Title:
Hearing device with virtual sound source
Kind Code:
A1
Abstract:
The hearing system comprises at least one hearing device; at least one input unit adapted to receiving incoming signals and obtaining input audio signals from said incoming signals; at least one output transducer adapted to converting audio signals into output signals to be perceived by a user of the hearing system; at least one sound generator adapted to generating system-generated audio signals; an audio analysis unit adapted to obtaining localization information from said input audio signals; and a virtual localization processor adapted to providing said system-generated audio signals with spatial information, thus creating spatialized system-generated audio signals, wherein said spatial information is chosen in dependence of said localization information. Said virtual location may be varied while said spatialized system-generated audio signals are perceived by the user as output signals, and this variation of said virtual location may be indicative of an operational condition of the hearing system. The hearing system may comprise exactly one hearing device or a number of hearing devices, which are not linked amongst each other.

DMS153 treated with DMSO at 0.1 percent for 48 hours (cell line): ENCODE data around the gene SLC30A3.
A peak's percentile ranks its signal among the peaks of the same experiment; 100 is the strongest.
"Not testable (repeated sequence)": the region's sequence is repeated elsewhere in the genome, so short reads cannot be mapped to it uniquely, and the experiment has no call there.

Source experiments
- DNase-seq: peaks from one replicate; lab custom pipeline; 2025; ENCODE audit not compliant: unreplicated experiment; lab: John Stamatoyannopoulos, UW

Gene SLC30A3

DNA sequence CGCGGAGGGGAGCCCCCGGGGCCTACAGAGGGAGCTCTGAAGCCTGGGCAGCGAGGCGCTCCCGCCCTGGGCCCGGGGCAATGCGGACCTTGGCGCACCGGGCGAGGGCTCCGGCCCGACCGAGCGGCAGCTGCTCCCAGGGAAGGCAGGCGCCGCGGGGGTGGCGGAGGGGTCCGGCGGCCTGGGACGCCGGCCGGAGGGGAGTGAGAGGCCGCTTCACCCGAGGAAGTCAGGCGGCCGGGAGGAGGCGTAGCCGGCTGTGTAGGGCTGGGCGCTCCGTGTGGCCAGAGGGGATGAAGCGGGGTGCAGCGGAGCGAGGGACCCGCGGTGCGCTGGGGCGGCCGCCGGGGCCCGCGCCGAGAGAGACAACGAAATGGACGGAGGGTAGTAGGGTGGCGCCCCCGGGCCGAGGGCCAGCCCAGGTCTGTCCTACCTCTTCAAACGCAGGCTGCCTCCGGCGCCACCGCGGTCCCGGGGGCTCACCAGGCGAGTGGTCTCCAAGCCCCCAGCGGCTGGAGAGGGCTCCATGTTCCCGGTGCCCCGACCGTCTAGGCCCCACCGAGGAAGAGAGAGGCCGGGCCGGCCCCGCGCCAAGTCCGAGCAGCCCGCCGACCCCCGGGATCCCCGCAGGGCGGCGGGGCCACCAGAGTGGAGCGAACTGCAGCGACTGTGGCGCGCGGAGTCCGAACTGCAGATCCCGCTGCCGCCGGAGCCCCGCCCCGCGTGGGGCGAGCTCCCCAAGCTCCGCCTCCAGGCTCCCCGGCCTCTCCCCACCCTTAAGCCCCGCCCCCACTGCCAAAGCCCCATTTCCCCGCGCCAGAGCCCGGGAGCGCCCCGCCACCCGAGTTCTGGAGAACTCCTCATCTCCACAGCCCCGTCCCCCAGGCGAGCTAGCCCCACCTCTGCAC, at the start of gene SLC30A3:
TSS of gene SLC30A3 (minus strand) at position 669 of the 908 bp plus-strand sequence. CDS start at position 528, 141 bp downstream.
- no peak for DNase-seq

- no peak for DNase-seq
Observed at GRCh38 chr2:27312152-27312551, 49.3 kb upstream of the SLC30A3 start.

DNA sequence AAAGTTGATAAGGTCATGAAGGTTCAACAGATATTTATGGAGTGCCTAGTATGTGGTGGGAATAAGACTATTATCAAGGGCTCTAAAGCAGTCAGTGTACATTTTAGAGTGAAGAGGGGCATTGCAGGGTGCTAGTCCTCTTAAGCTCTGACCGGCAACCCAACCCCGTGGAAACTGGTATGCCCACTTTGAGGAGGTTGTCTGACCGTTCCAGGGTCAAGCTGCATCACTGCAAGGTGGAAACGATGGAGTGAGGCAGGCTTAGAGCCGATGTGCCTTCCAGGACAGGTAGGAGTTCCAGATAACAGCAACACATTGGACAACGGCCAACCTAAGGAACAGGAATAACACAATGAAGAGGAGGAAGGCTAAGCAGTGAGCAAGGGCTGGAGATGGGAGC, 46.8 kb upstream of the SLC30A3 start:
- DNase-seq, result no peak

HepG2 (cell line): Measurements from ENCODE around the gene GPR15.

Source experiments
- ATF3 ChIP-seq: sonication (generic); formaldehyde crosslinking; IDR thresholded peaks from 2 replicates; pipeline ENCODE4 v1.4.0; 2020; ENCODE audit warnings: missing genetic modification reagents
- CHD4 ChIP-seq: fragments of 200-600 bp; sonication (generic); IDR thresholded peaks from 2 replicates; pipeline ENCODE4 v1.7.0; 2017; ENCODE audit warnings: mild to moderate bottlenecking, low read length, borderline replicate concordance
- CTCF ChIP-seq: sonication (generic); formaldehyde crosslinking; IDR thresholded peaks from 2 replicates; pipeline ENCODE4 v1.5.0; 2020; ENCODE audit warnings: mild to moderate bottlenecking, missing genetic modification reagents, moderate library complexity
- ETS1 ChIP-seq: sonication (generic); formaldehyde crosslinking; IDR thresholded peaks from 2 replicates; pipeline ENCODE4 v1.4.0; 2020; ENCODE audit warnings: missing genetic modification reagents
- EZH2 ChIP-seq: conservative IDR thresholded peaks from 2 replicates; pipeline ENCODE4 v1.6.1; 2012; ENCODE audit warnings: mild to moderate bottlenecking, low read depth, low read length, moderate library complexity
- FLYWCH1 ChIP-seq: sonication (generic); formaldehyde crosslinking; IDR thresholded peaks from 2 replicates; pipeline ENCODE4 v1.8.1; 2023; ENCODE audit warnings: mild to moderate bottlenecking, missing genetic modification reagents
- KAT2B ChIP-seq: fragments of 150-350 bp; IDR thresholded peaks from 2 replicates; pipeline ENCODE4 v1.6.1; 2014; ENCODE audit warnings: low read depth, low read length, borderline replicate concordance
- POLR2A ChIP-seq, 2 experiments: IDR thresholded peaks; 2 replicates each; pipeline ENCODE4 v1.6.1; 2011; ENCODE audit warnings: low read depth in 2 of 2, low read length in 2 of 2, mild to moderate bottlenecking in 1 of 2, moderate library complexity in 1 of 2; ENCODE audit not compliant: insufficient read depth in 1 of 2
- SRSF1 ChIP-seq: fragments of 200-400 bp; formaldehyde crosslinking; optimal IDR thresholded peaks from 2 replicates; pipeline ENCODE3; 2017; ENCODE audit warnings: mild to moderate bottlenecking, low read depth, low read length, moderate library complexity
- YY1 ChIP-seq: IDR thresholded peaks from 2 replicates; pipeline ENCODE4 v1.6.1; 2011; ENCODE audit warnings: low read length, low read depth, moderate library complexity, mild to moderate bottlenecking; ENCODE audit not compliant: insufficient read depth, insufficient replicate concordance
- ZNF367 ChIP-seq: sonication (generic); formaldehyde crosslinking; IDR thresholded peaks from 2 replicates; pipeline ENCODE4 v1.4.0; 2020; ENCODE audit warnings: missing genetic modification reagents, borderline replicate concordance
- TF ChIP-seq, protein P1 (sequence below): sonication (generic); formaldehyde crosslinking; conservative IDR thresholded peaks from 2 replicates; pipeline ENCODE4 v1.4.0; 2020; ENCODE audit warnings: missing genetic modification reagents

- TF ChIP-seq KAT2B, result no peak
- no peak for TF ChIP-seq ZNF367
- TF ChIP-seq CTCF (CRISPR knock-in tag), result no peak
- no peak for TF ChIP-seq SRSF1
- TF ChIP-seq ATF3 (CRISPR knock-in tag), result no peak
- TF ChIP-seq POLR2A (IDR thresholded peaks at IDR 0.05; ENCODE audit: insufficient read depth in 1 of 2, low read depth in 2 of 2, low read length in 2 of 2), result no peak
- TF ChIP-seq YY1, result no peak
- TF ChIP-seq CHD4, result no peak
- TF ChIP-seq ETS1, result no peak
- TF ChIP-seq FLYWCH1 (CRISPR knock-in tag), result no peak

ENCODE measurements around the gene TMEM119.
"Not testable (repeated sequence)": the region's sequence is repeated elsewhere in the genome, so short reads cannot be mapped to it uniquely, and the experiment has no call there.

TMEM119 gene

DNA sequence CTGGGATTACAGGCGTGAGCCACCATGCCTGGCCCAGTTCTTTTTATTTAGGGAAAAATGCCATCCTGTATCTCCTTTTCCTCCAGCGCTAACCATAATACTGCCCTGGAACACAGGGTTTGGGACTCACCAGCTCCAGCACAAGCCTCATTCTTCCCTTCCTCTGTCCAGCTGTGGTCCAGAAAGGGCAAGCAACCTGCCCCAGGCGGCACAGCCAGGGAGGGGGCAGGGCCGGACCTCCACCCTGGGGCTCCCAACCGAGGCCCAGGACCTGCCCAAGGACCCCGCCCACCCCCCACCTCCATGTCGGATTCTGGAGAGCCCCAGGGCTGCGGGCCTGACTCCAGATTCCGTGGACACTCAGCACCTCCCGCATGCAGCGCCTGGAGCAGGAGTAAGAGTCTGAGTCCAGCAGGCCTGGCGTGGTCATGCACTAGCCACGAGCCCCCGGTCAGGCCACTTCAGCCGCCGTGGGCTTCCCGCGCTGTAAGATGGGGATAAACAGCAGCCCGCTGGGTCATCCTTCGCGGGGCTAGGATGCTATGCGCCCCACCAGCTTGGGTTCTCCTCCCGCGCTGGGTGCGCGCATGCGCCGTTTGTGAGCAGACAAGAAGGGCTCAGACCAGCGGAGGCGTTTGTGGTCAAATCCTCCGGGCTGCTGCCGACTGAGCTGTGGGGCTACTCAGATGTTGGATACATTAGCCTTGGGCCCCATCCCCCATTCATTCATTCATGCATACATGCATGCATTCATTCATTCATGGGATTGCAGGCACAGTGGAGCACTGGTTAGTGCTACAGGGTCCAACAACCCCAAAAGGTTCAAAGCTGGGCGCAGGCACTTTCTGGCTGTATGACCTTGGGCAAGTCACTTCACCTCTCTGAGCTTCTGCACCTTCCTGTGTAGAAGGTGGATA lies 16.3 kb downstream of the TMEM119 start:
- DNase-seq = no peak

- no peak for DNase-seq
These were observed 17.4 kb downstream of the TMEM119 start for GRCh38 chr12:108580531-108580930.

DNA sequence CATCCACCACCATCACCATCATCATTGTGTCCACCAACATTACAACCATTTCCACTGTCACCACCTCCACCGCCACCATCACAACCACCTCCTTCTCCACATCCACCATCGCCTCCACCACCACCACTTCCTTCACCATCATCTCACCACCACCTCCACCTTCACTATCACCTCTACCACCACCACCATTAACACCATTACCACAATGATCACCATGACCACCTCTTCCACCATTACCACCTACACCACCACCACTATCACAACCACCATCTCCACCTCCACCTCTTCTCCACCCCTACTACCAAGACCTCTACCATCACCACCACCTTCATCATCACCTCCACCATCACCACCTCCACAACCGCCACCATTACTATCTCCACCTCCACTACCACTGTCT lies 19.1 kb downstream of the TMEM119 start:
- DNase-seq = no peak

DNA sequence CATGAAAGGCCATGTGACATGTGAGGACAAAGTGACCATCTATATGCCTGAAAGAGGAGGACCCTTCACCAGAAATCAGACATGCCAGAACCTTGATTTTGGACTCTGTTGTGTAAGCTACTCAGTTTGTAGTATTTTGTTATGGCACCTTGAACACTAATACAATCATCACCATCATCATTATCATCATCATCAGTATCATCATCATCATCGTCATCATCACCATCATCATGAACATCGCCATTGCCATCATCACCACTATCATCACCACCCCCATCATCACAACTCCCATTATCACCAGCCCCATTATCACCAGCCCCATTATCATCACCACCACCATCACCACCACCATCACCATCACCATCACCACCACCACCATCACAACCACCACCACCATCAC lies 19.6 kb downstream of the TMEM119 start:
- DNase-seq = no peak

Inventors:
Glatt, Raoul (Zurich, CH)
Waldmann, Bernd (Maur, CH)
Application Number:
11/299074
Publication Date:
06/07/2007
Filing Date:
12/07/2005
Assignee:
Phonak AG (Laubisrutistrasse 28, Stafa, CH)
Primary Class:
International Classes:
H04R25/00
View Patent Images:
Related US Applications:
20020080986Microphone (P507)June, 2002Paritsky et al.
20070104331Multi-channel audio system and method for generating virtual speaker soundMay, 2007Sawashi et al.
20080019547LEARNING BY PROVOCATIONJanuary, 2008Baechler
20050195996Companion microphone system and methodSeptember, 2005Dunn et al.
20060093156Sound diffuser, in particular for high fidelity sound reproduction systemsMay, 2006Caniggia
20090141918Wireless listening systemJune, 2009Chris et al.
20080101639Speaker Module for Electronic DeviceMay, 2008Eaton et al.